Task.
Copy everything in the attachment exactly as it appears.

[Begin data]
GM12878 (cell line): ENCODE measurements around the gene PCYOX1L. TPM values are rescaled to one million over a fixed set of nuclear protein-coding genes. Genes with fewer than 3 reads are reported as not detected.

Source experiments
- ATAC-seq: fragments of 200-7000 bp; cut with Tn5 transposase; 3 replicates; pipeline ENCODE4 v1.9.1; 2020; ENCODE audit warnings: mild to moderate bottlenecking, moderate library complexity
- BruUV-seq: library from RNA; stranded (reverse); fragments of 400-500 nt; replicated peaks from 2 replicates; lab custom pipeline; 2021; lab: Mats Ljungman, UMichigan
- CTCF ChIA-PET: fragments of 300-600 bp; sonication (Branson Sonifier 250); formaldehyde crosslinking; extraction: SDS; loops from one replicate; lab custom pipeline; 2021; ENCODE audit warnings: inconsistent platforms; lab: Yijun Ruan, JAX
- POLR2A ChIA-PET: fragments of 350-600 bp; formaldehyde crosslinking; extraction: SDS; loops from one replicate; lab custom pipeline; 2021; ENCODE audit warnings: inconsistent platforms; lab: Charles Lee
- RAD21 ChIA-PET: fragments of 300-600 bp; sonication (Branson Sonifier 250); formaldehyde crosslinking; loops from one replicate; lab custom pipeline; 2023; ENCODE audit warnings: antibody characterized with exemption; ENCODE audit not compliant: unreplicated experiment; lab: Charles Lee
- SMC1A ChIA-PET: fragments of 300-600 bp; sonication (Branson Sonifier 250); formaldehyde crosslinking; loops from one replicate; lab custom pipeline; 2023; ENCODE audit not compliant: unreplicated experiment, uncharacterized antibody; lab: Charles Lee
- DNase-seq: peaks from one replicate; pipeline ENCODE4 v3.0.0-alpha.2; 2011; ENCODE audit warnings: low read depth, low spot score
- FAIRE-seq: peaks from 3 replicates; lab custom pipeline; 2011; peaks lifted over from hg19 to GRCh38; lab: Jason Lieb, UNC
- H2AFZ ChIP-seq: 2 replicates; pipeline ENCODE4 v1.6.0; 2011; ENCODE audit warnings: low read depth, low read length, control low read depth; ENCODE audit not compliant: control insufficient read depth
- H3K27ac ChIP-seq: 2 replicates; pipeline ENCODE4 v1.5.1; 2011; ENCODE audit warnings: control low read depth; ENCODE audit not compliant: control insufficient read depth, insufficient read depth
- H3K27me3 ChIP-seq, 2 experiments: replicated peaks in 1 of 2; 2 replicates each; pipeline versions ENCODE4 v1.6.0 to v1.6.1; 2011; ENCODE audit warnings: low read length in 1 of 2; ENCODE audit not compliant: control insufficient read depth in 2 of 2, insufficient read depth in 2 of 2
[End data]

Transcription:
GM12878 (cell line): ENCODE measurements around the gene PCYOX1L. TPM values are rescaled to one million over a fixed set of nuclear protein-coding genes. Genes with fewer than 3 reads are reported as not detected.

Source experiments
- ATAC-seq: fragments of 200-7000 bp; cut with Tn5 transposase; 3 replicates; pipeline ENCODE4 v1.9.1; 2020; ENCODE audit warnings: mild to moderate bottlenecking, moderate library complexity
- BruUV-seq: library from RNA; stranded (reverse); fragments of 400-500 nt; replicated peaks from 2 replicates; lab custom pipeline; 2021; lab: Mats Ljungman, UMichigan
- CTCF ChIA-PET: fragments of 300-600 bp; sonication (Branson Sonifier 250); formaldehyde crosslinking; extraction: SDS; loops from one replicate; lab custom pipeline; 2021; ENCODE audit warnings: inconsistent platforms; lab: Yijun Ruan, JAX
- POLR2A ChIA-PET: fragments of 350-600 bp; formaldehyde crosslinking; extraction: SDS; loops from one replicate; lab custom pipeline; 2021; ENCODE audit warnings: inconsistent platforms; lab: Charles Lee
- RAD21 ChIA-PET: fragments of 300-600 bp; sonication (Branson Sonifier 250); formaldehyde crosslinking; loops from one replicate; lab custom pipeline; 2023; ENCODE audit warnings: antibody characterized with exemption; ENCODE audit not compliant: unreplicated experiment; lab: Charles Lee
- SMC1A ChIA-PET: fragments of 300-600 bp; sonication (Branson Sonifier 250); formaldehyde crosslinking; loops from one replicate; lab custom pipeline; 2023; ENCODE audit not compliant: unreplicated experiment, uncharacterized antibody; lab: Charles Lee
- DNase-seq: peaks from one replicate; pipeline ENCODE4 v3.0.0-alpha.2; 2011; ENCODE audit warnings: low read depth, low spot score
- FAIRE-seq: peaks from 3 replicates; lab custom pipeline; 2011; peaks lifted over from hg19 to GRCh38; lab: Jason Lieb, UNC
- H2AFZ ChIP-seq: 2 replicates; pipeline ENCODE4 v1.6.0; 2011; ENCODE audit warnings: low read depth, low read length, control low read depth; ENCODE audit not compliant: control insufficient read depth
- H3K27ac ChIP-seq: 2 replicates; pipeline ENCODE4 v1.5.1; 2011; ENCODE audit warnings: control low read depth; ENCODE audit not compliant: control insufficient read depth, insufficient read depth
- H3K27me3 ChIP-seq, 2 experiments: replicated peaks in 1 of 2; 2 replicates each; pipeline versions ENCODE4 v1.6.0 to v1.6.1; 2011; ENCODE audit warnings: low read length in 1 of 2; ENCODE audit not compliant: control insufficient read depth in 2 of 2, insufficient read depth in 2 of 2